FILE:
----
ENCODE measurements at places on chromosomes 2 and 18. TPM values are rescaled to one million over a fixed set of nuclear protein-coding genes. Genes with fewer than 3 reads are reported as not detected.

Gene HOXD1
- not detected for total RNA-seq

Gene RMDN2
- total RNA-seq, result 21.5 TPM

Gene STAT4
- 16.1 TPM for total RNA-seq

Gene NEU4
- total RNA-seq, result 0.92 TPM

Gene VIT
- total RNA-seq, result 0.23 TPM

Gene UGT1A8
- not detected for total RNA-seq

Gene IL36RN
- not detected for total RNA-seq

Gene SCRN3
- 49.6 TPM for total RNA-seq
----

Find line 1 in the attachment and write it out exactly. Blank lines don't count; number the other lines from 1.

ENCODE measurements at places on chromosomes 2 and 18. TPM values are rescaled to one million over a fixed set of nuclear protein-coding genes. Genes with fewer than 3 reads are reported as not detected.